As I stated in a previous posts, a Nutritarian derives 90% of their diet from plant-based foods like fruits, vegetables, nuts, and legumes. But it takes it even a step further because as a Nutritarian your goal is to eat foods with the highest nutrient density. In the Eat for Health Program, foods are measured by an ANDI score. The highest ANDI score a food can get is 1000. Foods with the highest ANDI score are your green leafy vegetables like collard greens and kale. Therefore you want your diet to consists of a lot of these types of vegetables.
By the definition above, you may be thinking that there is not much difference between this type of eating style and Vegetarianism or Veganism. As you know, vegetarians do not eat meat and vegans take it a little further by not eating any animal products like eggs, butter, milk, or cheese. Fuhrman, author of Eat for Health states, “Being a nutritarian differs from being a typical vegetarian because the focus on high-nutrient vegetation improves health dramatically, and one can reduce the level of animal products to a safe level without having to exclude them completely.”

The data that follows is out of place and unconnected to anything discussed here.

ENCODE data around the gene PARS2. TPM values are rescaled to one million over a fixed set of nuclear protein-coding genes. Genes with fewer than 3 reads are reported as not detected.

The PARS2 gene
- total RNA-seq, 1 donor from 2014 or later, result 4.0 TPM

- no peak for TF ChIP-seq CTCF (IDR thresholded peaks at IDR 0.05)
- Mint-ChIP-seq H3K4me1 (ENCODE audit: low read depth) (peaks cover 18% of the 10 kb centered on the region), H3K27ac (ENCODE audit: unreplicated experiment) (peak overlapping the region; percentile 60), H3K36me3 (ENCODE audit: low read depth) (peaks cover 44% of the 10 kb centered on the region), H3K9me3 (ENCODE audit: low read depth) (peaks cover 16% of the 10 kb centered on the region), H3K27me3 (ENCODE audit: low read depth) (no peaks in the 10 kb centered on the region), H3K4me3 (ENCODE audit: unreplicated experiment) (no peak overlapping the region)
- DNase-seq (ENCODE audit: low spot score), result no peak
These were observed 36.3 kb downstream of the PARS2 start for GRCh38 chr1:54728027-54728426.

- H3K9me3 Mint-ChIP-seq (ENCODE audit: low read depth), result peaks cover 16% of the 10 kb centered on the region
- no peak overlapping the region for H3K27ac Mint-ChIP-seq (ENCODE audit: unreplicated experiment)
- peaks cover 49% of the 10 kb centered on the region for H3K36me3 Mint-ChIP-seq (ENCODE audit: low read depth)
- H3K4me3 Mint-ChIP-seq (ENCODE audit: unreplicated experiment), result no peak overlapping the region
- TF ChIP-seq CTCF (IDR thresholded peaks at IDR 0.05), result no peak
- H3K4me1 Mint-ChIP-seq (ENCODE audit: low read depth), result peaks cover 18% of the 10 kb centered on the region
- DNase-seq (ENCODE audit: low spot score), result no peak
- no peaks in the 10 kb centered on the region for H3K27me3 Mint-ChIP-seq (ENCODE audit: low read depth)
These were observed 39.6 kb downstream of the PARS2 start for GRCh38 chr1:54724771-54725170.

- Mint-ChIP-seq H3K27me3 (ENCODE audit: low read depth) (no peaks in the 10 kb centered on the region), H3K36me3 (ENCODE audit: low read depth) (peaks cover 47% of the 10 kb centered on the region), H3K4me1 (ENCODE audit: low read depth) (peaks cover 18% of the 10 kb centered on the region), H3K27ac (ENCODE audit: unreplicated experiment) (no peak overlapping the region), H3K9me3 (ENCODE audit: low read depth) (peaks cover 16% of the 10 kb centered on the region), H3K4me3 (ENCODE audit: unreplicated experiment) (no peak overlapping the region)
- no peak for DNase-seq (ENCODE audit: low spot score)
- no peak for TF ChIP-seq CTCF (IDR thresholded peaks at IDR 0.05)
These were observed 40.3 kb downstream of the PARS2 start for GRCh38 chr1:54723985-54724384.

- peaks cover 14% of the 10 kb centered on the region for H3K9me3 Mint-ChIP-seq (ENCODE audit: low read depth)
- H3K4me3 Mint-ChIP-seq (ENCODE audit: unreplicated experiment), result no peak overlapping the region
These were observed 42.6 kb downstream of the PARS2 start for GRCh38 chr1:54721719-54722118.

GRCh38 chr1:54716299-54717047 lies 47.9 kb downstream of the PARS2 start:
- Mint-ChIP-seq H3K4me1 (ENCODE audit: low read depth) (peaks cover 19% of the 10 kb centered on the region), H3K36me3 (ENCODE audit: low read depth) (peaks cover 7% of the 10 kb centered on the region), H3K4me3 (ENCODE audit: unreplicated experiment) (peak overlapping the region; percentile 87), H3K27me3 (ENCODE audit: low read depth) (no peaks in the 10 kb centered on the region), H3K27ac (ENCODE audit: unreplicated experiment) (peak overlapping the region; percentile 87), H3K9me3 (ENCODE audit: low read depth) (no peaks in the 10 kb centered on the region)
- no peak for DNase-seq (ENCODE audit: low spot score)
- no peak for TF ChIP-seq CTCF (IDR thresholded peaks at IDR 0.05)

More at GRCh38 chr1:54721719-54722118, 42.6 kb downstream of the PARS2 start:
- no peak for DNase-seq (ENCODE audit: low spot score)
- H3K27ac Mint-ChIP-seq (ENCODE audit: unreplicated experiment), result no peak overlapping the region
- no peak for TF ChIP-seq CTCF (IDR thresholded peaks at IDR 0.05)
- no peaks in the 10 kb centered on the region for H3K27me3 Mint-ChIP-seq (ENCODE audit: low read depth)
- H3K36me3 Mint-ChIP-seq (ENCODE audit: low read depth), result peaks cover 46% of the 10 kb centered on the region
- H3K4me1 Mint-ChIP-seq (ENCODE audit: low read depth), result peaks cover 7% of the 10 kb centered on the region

Although the vegan diet is the most similar to the nutritarian there can be some distinct differences. Most importantly is that many vegans, as well as vegetarians, get a large majority of calories from wheat or grain, meaning their diets may consist of lots of breads and pastas. But what we know from the research, is that wheat and grains are not nutrient rich foods. In fact, as the chart above shows, whole wheat pasta receives a micronutrient density score of 19. Therefore a vegetarian or vegan diet that is predominantly grain based will not supply the body with the nutrients needed for optimal health or to ward of disease. According to Fuhrman, “Vegans who live on processed cereal, white flour products, rice, white potatoes, and processed soy products should not be expected to significantly extend their lifespan because their diet cannot be considered nutrient rich.
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